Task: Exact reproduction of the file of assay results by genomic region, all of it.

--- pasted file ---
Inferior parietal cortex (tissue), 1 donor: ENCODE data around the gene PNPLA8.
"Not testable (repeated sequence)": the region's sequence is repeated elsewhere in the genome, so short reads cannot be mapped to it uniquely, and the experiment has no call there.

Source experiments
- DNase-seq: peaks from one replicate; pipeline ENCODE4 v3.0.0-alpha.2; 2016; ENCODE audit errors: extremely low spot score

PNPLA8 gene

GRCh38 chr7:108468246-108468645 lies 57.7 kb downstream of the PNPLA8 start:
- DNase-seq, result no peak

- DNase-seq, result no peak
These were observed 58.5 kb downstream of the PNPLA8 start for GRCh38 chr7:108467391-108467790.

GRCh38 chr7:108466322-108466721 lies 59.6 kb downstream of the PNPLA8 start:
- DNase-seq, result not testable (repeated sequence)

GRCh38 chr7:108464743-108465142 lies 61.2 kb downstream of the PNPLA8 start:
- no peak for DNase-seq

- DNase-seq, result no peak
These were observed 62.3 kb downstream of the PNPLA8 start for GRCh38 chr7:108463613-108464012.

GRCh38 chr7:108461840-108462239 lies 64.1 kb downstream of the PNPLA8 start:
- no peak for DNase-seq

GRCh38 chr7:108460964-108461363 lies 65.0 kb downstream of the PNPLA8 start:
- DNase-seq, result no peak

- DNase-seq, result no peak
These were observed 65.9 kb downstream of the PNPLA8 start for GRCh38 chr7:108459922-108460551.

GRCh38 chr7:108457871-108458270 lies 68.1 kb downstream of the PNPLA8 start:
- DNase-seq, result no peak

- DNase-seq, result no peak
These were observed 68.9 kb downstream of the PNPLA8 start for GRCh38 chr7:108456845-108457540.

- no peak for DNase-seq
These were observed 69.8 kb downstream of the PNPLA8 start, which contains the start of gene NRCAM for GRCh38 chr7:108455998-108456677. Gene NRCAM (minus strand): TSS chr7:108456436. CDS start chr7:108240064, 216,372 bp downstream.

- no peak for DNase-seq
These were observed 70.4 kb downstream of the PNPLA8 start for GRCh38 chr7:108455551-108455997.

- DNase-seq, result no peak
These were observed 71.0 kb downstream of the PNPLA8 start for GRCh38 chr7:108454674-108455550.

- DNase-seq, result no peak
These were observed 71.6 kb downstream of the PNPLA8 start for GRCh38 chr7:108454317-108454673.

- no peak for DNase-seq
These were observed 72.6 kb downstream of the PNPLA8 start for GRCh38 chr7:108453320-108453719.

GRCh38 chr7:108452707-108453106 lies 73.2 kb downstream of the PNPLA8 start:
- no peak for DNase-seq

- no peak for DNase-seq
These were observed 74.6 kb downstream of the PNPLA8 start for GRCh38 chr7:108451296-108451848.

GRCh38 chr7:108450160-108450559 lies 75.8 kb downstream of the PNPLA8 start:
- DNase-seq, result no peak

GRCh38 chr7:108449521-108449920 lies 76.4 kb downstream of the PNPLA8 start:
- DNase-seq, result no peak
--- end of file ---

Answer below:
Inferior parietal cortex (tissue), 1 donor: ENCODE data around the gene PNPLA8.
"Not testable (repeated sequence)": the region's sequence is repeated elsewhere in the genome, so short reads cannot be mapped to it uniquely, and the experiment has no call there.

Source experiments
- DNase-seq: peaks from one replicate; pipeline ENCODE4 v3.0.0-alpha.2; 2016; ENCODE audit errors: extremely low spot score

PNPLA8 gene

GRCh38 chr7:108468246-108468645 lies 57.7 kb downstream of the PNPLA8 start:
- DNase-seq, result no peak

- DNase-seq, result no peak
These were observed 58.5 kb downstream of the PNPLA8 start for GRCh38 chr7:108467391-108467790.

GRCh38 chr7:108466322-108466721 lies 59.6 kb downstream of the PNPLA8 start:
- DNase-seq, result not testable (repeated sequence)

GRCh38 chr7:108464743-108465142 lies 61.2 kb downstream of the PNPLA8 start:
- no peak for DNase-seq

- DNase-seq, result no peak
These were observed 62.3 kb downstream of the PNPLA8 start for GRCh38 chr7:108463613-108464012.

GRCh38 chr7:108461840-108462239 lies 64.1 kb downstream of the PNPLA8 start:
- no peak for DNase-seq

GRCh38 chr7:108460964-108461363 lies 65.0 kb downstream of the PNPLA8 start:
- DNase-seq, result no peak

- DNase-seq, result no peak
These were observed 65.9 kb downstream of the PNPLA8 start for GRCh38 chr7:108459922-108460551.

GRCh38 chr7:108457871-108458270 lies 68.1 kb downstream of the PNPLA8 start:
- DNase-seq, result no peak

- DNase-seq, result no peak
These were observed 68.9 kb downstream of the PNPLA8 start for GRCh38 chr7:108456845-108457540.

- no peak for DNase-seq
These were observed 69.8 kb downstream of the PNPLA8 start, which contains the start of gene NRCAM for GRCh38 chr7:108455998-108456677. Gene NRCAM (minus strand): TSS chr7:108456436. CDS start chr7:108240064, 216,372 bp downstream.

- no peak for DNase-seq
These were observed 70.4 kb downstream of the PNPLA8 start for GRCh38 chr7:108455551-108455997.

- DNase-seq, result no peak
These were observed 71.0 kb downstream of the PNPLA8 start for GRCh38 chr7:108454674-108455550.

- DNase-seq, result no peak
These were observed 71.6 kb downstream of the PNPLA8 start for GRCh38 chr7:108454317-108454673.

- no peak for DNase-seq
These were observed 72.6 kb downstream of the PNPLA8 start for GRCh38 chr7:108453320-108453719.

GRCh38 chr7:108452707-108453106 lies 73.2 kb downstream of the PNPLA8 start:
- no peak for DNase-seq

- no peak for DNase-seq
These were observed 74.6 kb downstream of the PNPLA8 start for GRCh38 chr7:108451296-108451848.

GRCh38 chr7:108450160-108450559 lies 75.8 kb downstream of the PNPLA8 start:
- DNase-seq, result no peak

GRCh38 chr7:108449521-108449920 lies 76.4 kb downstream of the PNPLA8 start:
- DNase-seq, result no peak